Monday, October 29, 2007


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Thursday, October 11, 2007


Listless trees
Shivering their leaves in autumn sunshine
Temperate mists hanging
Tightly bound to sky and meadows
Far out across the heartland of damp grassy spaces
Towards the waning of the year
In every falling leaf
A moment tumbles


I will be talking at Sharpham on November 6th

The Other Buddhism
Caroline Brazier
Tuesday, November 6th 2007 at 19:30 Sharpham Centre.

Pureland Buddhism, with its devotional practice, based upon our relationship with the measureless, Amida, offers a new, other-centred perspective on our lives and our world.
Caroline Brazier, author of newly published The Other Buddhism: Amida Comes West (O-Books 2007) is a senior member of the Amida Order, a Pureland Buddhist sangha based in the UK. Besides teaching Buddhism, she is also leads the Amida Training Programme in counselling and psychotherapy from a Buddhist perspective, and is the author of Buddhist Psychology (Robinson 2003).

Seeing Saille off

Today Saille left to return to Canada. She has gone back to be with her sister who is sick. Her departure was somewhat dramatic. At 8.00 after a farewell breakfast with delicious scones cooked by Alex, we set out to drive her to Bedford from where she can get a direct train to Gatwick. We had plenty of time as her train was at 10.00 and her flight at 2.00. Hardly had we turned onto the motorway, however, than the car engine just died. I pulled onto the hard shoulder whence we assessed the situation. Dharmavidya went to phone from the emergency phone whilst Susthama climbed down the embankment onto an ordinary road and set out to find someone with a mobile who'd let her ring the Buddhist House. To cut a long story short, Alex came to the rescue and picked up Saille and took her to the station. We have yet to hear but hope she made it to Gatwick in time. We meanwhile were eventually rescued by a nice RAC man who brought me and the car home (Susthama and Dharmavidya walked because there was not room in his van: they got back first!) Car awaiting possible repair, or we'll be looking for a replacement! Namo Amida Bu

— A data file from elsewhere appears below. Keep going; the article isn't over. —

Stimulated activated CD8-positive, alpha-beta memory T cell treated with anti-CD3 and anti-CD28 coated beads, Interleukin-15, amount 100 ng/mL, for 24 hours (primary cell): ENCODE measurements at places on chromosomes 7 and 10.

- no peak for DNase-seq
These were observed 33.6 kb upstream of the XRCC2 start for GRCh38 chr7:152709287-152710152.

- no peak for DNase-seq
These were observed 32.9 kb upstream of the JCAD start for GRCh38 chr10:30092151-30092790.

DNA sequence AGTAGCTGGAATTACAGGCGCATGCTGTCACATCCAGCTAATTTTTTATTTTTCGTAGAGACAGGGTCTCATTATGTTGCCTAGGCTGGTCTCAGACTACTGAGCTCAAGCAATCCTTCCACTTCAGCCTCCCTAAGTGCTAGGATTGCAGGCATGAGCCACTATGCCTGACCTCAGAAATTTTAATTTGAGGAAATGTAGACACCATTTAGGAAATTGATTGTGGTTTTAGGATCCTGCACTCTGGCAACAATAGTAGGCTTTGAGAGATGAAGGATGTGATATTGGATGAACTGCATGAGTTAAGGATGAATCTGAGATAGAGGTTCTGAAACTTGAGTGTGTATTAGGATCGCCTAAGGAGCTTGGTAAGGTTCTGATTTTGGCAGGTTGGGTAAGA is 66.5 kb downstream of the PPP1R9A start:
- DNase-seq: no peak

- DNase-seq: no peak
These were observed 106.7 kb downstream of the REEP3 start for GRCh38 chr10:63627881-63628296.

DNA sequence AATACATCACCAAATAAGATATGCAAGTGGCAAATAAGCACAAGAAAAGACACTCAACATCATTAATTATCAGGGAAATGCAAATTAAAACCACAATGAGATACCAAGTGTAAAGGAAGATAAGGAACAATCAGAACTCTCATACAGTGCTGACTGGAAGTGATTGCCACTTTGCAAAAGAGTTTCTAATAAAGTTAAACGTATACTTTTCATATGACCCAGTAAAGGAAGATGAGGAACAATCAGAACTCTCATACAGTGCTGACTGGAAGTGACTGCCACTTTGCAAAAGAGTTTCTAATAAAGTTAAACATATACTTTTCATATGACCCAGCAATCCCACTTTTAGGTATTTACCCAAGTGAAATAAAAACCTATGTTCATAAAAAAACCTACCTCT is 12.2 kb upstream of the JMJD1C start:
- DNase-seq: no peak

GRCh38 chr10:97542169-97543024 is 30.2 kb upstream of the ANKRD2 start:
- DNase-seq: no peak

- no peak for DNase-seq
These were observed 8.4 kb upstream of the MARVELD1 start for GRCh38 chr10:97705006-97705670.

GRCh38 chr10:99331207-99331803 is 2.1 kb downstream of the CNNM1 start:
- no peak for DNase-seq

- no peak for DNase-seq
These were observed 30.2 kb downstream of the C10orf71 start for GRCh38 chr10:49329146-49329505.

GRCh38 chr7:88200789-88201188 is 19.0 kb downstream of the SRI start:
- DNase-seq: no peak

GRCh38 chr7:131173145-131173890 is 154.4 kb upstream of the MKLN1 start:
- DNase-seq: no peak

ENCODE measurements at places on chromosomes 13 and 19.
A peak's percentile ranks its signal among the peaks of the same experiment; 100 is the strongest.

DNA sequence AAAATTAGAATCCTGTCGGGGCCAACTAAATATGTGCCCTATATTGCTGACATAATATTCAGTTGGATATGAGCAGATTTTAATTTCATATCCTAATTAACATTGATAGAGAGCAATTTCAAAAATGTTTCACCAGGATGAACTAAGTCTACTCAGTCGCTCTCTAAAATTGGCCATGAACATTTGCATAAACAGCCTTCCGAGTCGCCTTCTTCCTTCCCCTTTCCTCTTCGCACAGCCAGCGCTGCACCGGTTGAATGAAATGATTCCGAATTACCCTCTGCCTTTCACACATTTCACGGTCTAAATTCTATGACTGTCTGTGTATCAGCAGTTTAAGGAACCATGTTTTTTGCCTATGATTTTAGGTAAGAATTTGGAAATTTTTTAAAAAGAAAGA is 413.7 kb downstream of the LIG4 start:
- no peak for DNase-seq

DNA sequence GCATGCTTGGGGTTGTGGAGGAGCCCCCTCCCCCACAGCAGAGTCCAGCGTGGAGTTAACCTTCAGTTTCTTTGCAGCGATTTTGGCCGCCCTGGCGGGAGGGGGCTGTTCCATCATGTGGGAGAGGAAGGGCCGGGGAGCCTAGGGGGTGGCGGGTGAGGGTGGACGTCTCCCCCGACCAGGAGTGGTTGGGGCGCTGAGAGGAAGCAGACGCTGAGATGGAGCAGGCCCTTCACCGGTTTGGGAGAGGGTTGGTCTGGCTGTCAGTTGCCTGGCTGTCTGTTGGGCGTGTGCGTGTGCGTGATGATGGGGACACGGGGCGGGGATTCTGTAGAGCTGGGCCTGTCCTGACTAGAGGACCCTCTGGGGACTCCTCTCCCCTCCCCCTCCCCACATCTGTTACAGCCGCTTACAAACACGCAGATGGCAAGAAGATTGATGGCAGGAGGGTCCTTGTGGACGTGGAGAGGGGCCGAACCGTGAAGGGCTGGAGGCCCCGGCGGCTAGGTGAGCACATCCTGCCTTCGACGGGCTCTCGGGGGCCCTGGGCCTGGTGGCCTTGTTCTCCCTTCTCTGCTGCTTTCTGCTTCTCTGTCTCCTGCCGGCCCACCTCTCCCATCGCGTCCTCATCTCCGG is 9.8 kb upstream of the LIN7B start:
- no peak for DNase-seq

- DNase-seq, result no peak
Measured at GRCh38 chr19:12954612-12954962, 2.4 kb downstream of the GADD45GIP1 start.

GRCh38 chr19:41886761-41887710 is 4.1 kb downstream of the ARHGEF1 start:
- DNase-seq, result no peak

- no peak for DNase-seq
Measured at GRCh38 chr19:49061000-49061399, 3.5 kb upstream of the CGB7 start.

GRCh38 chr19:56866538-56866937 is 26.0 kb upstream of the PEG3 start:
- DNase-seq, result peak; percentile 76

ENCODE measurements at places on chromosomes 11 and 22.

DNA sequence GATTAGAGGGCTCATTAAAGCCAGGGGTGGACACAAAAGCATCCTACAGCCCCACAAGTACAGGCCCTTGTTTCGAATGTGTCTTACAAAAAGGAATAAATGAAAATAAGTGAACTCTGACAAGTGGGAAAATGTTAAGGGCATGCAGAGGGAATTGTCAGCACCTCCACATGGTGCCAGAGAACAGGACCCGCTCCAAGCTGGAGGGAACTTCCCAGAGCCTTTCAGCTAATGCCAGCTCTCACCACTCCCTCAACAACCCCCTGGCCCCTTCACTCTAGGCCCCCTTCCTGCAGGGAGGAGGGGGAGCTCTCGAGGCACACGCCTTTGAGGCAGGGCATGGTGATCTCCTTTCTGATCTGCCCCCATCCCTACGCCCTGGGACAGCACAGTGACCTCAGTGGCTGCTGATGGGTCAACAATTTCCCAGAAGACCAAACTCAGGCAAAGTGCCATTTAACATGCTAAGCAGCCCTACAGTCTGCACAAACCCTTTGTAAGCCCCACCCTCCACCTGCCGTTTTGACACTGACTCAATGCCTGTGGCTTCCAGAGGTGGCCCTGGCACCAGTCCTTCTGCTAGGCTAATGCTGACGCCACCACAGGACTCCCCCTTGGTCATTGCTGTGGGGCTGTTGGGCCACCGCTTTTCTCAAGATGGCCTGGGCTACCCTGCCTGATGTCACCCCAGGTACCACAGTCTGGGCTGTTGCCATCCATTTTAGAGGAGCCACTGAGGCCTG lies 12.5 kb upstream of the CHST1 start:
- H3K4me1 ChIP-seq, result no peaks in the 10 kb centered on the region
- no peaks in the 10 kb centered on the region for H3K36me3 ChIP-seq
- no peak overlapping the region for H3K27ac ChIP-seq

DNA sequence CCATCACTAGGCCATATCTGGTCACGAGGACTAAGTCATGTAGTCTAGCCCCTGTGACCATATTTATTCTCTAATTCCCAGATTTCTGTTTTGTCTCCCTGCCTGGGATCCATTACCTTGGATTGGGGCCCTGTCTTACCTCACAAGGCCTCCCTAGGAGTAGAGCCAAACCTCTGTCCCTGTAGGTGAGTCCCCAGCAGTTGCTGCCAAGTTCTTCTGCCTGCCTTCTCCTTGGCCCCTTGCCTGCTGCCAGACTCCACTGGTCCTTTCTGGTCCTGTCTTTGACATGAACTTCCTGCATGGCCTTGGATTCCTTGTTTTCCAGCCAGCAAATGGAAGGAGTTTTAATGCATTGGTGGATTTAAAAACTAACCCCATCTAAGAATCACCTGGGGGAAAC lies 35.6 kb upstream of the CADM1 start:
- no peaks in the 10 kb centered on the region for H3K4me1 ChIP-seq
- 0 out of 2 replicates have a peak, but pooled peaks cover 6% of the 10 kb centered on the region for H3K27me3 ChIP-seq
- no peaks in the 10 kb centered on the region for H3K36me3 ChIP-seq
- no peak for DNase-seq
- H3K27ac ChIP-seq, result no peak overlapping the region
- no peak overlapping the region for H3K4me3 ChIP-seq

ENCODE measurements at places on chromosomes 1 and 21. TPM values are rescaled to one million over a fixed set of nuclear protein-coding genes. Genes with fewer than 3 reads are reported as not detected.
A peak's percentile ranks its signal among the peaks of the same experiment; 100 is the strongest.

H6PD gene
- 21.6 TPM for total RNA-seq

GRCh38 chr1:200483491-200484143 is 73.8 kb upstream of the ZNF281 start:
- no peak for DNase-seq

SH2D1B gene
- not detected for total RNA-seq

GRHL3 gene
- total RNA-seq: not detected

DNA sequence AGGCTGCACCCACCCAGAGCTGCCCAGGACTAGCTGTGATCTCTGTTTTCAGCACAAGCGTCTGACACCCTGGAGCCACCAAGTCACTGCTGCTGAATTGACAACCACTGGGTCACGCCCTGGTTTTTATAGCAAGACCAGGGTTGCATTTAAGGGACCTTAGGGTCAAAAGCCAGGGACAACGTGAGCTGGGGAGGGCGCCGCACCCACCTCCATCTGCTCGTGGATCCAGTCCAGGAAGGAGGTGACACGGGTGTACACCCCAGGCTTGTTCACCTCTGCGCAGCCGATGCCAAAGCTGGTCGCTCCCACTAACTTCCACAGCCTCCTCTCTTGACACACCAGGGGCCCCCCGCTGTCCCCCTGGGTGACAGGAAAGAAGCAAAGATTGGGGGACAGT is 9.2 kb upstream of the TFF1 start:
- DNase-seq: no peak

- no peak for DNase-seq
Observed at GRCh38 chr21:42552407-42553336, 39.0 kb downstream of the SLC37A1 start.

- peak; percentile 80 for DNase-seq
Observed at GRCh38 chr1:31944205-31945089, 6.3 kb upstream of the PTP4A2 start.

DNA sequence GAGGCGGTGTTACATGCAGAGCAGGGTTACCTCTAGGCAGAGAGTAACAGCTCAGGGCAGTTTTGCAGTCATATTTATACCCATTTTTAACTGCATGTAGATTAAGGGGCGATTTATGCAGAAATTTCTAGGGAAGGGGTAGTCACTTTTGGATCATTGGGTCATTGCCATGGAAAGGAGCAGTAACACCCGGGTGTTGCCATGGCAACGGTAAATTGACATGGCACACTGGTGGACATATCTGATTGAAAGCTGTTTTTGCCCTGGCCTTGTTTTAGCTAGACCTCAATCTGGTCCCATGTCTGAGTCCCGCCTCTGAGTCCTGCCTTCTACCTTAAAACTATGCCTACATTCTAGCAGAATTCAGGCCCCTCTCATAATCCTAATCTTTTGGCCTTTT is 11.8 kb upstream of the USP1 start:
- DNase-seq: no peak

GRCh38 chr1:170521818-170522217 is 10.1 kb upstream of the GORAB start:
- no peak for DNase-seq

Tuesday, October 09, 2007

Inaugeration of the Three Wheels Stupa

On Sunday we attended the inaugeration of the new stupa in Brookwood Cemetry. This Stupa was built by Three Wheels Temple with a bequest they received from a Zen monk. It is sited in Brookwood because four young Japanese were buried there in the nineteenth century - the first Japanese to come to England to study Western technology. The cenetry is very old a beautiful, with old trees and decaying Victorian monuments. Traditional Japanese music added to the poignancy of the occasion.

Daughter's Cats

Cath's kitten Sam meets Jenny's young cat, Billy for the first time (at Jenny's house) Sam was keen to be friends but Billy wasn't to sure. Sam was being brave - as you can see from his tail, but was very keen to befriend Billy

Thursday, October 04, 2007

Jodo-shu statement on Burma

Statement on the Buddhist Channel website from the Jodo (Pure Land) Shu Buddhist Denomination on Bringing Peace to Burma
October 2, 2007
We at Jodo Shu profess our belief in non-violence and deny any warlike or military means for resolving problems, no matter the reason.
At this time, we would like to address the situation in Burma of the peaceful demonstrations by the general citizens and monastic sangha, which was formed through the Buddha’s Way. We have come to be informed that the government has used violence in response and created numerous fatalities, including one Japanese citizen. Furthermore, they have imprisoned many citizens and monks as well as looting and destroying Buddhist temples. We would like to express our indignation and deep regret about these actions. From prehistoric times up to today, humans have continued to conflict with each other. Not only has this injured and deprived many people of their lives, but has given rise to the despair and hatred of the mourning families. Peace cannot be established through violent force. Violent force gives rise to enmity as well being the trigger to an endless cycle of revenge. Shakyamuni Buddha once taught, “Everyone fears violence. Everyone cherishes life. Seeing others as oneself, one should neither kill nor allow others to be killed.” Dhammapada 130. Burma is a country with a deep Buddhist history. 90% of its citizens are devout Buddhist followers. We are shocked and cannot help being gravely concerned that Burma is now trying to resolve its problems through violence.It is our heartfelt wish that the Government of Myanmar immediately free those detained monks and citizens, and demonstrate a policy of resolving this conflict peacefully through dialogue. It is also our hope that the Japanese government and various related bodies will continue to make efforts to resolve the situation. We Jodo Shu priests and followers will not cease to pray for the rapid establishment of a world of co-existence in which humans non-violently trust, love and help one another. Sincerely In the Dharma, Rev. Kojun Inaoka Secretary General of Jodo Shu